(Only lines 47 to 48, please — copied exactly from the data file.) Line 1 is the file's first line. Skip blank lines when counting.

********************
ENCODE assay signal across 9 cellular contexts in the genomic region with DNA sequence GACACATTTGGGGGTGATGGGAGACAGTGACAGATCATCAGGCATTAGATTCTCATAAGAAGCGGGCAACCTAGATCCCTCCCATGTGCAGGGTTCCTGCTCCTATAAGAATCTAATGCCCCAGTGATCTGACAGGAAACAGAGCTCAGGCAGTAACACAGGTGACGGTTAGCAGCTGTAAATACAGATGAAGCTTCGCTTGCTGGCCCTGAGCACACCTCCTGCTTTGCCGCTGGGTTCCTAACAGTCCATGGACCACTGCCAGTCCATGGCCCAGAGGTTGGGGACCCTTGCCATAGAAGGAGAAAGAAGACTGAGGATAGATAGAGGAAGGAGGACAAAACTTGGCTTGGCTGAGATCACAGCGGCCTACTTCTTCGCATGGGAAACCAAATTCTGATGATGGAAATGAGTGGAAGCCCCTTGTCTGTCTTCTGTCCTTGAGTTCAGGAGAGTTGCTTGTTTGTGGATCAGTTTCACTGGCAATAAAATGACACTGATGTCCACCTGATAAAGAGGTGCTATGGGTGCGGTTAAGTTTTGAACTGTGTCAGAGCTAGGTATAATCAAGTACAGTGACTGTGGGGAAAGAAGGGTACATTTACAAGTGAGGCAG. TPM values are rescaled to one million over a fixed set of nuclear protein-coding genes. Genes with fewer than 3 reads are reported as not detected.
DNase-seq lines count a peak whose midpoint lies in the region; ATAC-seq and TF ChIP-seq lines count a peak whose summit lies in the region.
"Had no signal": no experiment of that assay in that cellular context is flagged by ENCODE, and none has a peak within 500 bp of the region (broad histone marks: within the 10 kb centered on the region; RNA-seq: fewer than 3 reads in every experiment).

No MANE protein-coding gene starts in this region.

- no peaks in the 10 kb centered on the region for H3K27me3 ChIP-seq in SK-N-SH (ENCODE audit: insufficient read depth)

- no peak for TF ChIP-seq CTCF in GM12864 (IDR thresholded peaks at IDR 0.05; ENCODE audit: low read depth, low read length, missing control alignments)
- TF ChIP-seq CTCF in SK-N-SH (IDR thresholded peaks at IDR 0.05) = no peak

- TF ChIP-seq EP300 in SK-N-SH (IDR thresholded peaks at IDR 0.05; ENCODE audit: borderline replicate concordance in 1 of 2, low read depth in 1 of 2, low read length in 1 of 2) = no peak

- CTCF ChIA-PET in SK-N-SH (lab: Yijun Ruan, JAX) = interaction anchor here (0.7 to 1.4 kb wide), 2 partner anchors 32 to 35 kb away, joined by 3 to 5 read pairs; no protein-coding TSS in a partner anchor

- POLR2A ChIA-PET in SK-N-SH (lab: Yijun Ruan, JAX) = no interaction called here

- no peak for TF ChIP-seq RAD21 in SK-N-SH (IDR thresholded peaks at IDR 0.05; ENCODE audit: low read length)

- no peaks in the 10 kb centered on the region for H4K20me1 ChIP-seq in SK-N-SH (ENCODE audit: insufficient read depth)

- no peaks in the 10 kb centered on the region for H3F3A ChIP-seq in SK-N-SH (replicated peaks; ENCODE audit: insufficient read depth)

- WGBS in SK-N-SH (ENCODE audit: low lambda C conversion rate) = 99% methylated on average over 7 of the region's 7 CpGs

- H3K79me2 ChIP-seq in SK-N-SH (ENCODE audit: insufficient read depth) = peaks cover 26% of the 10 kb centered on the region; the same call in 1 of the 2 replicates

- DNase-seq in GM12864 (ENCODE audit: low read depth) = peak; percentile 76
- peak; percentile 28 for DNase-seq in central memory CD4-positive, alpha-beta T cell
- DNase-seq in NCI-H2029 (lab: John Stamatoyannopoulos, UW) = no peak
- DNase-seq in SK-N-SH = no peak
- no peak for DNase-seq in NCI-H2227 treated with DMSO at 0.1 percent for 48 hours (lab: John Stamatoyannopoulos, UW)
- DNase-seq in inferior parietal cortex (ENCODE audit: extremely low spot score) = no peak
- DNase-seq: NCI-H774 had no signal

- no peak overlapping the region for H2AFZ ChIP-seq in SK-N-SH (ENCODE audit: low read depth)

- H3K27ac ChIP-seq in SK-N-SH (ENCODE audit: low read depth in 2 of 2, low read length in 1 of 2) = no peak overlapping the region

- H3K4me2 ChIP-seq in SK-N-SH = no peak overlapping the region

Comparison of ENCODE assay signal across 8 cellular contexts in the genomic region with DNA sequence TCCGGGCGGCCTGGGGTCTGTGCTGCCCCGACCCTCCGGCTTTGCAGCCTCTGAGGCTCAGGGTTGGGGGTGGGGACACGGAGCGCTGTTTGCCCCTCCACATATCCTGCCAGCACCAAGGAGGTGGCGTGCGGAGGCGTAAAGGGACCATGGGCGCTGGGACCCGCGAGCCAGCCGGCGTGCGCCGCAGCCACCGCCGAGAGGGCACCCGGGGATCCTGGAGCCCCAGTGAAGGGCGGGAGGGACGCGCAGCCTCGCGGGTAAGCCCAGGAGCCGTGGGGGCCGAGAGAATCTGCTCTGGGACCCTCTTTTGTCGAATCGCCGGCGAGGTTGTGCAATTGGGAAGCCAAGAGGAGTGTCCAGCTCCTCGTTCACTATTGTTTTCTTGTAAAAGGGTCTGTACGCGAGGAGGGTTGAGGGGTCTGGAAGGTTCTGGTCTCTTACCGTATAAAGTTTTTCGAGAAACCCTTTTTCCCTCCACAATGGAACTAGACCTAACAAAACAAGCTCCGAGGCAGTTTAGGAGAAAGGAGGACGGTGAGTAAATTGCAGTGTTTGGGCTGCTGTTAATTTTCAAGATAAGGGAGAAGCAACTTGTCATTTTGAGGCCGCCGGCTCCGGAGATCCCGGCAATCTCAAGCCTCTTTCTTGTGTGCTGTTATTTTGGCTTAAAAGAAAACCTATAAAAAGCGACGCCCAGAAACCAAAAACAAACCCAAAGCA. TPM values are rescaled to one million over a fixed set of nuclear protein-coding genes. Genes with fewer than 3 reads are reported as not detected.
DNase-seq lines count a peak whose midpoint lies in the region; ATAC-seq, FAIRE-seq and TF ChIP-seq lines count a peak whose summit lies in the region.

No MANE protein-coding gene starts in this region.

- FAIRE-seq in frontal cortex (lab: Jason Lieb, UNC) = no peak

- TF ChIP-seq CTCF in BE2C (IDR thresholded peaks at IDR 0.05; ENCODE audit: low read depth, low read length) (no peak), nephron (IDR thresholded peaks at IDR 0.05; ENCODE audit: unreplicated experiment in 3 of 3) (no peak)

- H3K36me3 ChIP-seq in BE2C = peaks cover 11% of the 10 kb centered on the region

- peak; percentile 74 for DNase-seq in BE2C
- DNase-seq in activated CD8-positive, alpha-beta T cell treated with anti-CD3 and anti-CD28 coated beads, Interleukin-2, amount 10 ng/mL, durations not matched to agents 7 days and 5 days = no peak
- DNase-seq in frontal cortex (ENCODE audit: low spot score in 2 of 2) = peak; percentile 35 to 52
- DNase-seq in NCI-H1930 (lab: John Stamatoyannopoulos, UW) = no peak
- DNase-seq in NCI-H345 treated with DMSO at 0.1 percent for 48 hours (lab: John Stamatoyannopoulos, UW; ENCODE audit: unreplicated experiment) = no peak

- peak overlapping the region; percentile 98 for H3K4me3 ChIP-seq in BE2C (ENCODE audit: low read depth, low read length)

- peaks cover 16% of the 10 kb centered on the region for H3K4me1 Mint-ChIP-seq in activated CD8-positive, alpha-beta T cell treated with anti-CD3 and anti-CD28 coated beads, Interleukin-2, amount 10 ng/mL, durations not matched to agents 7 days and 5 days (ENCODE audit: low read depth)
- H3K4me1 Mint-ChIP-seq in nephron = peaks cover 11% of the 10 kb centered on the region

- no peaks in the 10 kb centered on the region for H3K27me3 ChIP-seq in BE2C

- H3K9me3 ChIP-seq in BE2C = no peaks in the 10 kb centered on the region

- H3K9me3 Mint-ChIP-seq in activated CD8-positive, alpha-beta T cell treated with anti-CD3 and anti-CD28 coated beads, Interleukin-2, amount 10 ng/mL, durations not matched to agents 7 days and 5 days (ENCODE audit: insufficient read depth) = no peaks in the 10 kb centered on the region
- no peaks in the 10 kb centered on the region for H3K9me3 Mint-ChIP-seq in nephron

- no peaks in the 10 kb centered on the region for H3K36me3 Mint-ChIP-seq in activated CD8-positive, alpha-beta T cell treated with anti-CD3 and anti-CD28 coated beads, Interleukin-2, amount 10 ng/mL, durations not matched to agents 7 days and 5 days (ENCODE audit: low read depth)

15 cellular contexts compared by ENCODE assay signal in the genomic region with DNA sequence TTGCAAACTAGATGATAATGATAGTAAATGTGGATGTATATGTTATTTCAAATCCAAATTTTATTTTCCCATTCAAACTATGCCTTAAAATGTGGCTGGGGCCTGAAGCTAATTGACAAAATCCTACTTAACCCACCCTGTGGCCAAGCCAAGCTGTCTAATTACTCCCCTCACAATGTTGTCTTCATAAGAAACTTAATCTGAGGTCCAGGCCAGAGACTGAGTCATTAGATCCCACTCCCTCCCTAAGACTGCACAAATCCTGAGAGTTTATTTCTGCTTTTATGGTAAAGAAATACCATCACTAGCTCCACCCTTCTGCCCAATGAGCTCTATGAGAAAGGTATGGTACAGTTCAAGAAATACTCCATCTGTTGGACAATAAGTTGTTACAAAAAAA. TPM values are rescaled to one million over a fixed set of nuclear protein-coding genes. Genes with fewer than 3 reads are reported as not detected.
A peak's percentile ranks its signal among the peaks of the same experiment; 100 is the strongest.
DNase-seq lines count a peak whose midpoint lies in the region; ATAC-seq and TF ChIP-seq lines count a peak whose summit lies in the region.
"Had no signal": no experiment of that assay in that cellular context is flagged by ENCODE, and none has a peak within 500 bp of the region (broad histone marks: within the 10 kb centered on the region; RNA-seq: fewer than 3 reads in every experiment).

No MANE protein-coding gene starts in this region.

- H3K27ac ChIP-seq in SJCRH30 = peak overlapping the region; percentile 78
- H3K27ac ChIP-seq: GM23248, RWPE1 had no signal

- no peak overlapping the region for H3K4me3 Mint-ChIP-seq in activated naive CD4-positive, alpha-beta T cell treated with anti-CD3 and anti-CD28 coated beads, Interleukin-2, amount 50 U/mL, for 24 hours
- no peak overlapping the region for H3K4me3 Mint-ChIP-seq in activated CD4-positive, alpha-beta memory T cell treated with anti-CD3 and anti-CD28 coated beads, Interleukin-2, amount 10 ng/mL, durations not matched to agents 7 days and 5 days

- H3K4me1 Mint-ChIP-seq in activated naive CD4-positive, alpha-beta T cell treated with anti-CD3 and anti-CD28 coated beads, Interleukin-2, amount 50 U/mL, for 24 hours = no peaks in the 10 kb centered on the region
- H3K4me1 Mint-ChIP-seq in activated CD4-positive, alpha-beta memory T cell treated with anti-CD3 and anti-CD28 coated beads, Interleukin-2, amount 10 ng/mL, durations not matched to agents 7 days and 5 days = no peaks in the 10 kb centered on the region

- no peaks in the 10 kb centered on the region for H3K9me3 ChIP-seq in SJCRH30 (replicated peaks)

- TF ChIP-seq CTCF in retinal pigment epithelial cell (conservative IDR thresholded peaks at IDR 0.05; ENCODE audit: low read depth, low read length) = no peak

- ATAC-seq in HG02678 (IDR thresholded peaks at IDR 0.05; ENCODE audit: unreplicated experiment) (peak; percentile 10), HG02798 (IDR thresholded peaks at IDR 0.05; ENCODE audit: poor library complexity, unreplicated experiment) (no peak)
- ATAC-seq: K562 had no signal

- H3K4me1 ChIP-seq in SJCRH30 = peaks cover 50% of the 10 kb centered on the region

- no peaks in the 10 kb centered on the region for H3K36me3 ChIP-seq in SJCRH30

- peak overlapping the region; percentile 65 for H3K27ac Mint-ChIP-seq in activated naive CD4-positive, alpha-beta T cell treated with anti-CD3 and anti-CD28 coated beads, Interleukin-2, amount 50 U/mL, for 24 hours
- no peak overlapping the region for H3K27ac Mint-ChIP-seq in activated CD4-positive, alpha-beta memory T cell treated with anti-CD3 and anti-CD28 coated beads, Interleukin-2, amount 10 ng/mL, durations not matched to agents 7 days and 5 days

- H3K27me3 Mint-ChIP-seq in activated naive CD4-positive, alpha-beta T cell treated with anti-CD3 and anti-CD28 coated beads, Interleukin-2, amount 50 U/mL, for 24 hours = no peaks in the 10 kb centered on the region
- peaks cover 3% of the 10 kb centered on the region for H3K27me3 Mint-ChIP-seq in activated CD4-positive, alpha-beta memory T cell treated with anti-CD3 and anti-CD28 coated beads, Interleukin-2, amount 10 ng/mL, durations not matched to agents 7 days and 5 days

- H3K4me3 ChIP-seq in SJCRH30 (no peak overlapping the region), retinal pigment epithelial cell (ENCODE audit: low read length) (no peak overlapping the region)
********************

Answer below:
DNase-seq lines count a peak whose midpoint lies in the region; ATAC-seq and TF ChIP-seq lines count a peak whose summit lies in the region.
"Had no signal": no experiment of that assay in that cellular context is flagged by ENCODE, and none has a peak within 500 bp of the region (broad histone marks: within the 10 kb centered on the region; RNA-seq: fewer than 3 reads in every experiment).